Defendants also challenge the admission of two particular photographs at trial. Because we give special deference to a trial court's evidentiary rulings, the defendants bear a heavy burden in challenging these rulings on appeal. Grassi, 63 F.3d at 601. We review the admission of the photographs under an abuse of discretion standard. Id. The first challenged photograph is one in a series of 22 pictures taken at the hospital after the fire, which were introduced to demonstrate the severity and extent of Haley's horrible burns and his treatment.35 The defendants objected to one of these pictures in particular, claiming that it was cumulative and unduly prejudicial because it showed ankle shackles around the burned legs of the plaintiff. The defendants suggest that the picture was unfairly prejudicial because the jury may have assumed that the defendants shackled Haley and that this was cruel under the circumstances. Thus they argue that the photograph should have been excluded under Rule 403 of the Federal Rules of Evidence. They point to Lemons v. Skidmore, 985 F.2d 354, 357 (7th Cir.1993), where we recognized that the presence of handcuffs and leg restraints on a prisoner plaintiff testifying in his § 1983 suit, where his own propensity for dangerousness and violence were “central to the trial of his case,” could have unfairly prejudiced the plaintiff, thus denying him a fair trial. Lemons has absolutely no application to the case at hand. While it was easy to see the potential prejudice in Lemons, it is difficult to imagine any realistic potential for prejudice here. The jury was aware that Haley was a convicted felon who was in prison at the time of the fire, thus explaining the shackles, and his counsel never drew attention to the shackles or implied that the defendants were responsible for their presence. Furthermore, the use of the shackles in the picture did not suggest any cruelty at all, since they appear carefully placed over a gauze-like substance and are not actually touching Haley's skin. The trial court did not abuse its discretion in admitting this photograph.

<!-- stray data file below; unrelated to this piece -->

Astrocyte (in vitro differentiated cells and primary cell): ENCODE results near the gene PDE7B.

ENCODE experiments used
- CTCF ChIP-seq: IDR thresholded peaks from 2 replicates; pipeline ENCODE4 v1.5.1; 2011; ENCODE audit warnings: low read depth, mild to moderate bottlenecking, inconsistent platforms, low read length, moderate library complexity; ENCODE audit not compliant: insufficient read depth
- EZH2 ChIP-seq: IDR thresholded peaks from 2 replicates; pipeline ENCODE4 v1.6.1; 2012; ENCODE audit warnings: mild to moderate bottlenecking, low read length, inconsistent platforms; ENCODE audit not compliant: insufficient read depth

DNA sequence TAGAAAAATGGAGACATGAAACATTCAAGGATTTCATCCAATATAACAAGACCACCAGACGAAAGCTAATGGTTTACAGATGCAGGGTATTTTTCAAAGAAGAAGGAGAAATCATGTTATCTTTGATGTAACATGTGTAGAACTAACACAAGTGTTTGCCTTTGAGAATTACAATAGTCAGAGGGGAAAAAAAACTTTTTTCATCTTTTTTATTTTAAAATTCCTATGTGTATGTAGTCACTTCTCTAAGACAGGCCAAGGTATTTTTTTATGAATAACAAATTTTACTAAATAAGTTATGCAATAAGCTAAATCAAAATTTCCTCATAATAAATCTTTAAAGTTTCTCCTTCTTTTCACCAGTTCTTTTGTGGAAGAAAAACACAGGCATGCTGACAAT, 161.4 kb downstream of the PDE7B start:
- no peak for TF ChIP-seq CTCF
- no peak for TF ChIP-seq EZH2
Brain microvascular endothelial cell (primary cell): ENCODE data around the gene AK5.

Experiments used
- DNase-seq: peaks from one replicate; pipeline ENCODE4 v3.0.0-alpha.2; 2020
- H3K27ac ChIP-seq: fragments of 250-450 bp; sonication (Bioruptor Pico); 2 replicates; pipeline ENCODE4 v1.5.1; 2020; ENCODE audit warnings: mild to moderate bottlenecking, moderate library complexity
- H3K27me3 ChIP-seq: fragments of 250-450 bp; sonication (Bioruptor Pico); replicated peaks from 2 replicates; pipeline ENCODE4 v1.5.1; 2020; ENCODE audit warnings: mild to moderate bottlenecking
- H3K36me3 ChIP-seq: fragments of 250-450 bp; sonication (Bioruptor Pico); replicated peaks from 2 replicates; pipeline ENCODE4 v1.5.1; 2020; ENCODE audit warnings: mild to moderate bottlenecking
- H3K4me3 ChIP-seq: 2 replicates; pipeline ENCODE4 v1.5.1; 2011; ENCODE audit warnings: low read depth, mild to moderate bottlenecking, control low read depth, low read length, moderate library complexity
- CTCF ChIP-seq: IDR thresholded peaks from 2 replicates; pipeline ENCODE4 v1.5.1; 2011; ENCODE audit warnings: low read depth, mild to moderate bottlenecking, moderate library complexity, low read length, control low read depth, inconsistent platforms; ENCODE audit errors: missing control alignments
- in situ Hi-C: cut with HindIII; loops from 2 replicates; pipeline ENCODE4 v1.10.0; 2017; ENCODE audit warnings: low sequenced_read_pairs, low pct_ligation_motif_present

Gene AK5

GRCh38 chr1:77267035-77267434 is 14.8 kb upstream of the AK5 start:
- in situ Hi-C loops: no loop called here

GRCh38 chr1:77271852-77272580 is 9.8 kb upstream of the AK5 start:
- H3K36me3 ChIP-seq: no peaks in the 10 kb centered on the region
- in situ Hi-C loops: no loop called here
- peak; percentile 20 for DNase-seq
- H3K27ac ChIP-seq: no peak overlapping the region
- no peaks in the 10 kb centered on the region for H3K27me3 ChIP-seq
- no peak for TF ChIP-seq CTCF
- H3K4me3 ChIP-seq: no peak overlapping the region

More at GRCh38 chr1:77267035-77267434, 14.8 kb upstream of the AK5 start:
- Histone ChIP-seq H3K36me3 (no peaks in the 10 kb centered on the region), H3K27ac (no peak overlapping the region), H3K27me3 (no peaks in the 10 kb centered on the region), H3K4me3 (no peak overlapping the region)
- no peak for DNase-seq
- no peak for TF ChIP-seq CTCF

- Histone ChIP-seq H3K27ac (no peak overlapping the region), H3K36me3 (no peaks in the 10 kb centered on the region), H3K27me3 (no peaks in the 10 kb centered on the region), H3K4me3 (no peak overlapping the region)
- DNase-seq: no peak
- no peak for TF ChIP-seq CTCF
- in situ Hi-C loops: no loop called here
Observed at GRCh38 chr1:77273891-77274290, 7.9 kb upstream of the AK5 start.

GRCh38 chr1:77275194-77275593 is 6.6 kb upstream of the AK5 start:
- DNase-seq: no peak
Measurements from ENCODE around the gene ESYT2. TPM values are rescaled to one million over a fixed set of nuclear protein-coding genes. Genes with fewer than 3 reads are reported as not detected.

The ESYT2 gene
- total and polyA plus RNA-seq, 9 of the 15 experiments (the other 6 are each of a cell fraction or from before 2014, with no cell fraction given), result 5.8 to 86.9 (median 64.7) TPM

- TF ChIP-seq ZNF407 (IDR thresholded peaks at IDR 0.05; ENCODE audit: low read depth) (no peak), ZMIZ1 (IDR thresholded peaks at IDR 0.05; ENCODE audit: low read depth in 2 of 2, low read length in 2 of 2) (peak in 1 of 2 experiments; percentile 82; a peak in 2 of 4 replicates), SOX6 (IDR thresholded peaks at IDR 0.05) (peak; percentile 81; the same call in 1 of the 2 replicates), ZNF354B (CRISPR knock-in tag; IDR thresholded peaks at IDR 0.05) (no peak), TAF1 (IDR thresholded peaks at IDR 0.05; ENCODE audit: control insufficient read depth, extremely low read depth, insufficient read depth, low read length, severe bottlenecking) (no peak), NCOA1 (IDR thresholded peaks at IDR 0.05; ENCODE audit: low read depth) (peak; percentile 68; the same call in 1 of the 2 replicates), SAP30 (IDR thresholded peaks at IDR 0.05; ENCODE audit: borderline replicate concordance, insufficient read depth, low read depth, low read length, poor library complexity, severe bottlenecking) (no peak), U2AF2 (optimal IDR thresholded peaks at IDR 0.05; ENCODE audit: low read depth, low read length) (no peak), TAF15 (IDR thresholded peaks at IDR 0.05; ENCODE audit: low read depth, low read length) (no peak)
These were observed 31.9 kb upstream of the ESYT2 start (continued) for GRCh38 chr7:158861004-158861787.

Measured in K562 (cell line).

The other challenged photograph is one depicting the severely burned cell 10-35 after the fire was extinguished, which includes the charred body of Kim Wilborn, who died in the fire. The defendants likewise challenge the admission of this photograph under Rule 403, claiming it had “a strong emotional impact” and “minimal probative value.” The photograph is certainly chilling, particularly because of the presence of the body. Yet this does not mean that the trial court should have excluded it. The picture was one of only three taken of the burned cell by arson investigators from the Office of the State Fire Marshall on the night of the fire; they were the only pictures available showing the appearance of the scene of the blaze that night. The arson investigator who testified noted that this particular photograph depicted the scene before it was disturbed in any way for investigation purposes. The picture was highly probative, in that it indicated the severity of the fire and intensity of the damage and showed an area that the other two pictures did not. Unlike the other two photographs of the cell, it also portrayed some of the combustibles that the investigators determined were used to start the fire. In addition, the challenged photograph was specifically used by the testifying arson investigator to show the jury where he believed the fire began. While the photograph is certainly disturbing, its contents were highly relevant; and its very significant probative value was not substantially outweighed by any danger of unfair prejudice. Thus it was properly admitted, and the defendants' challenge is rejected.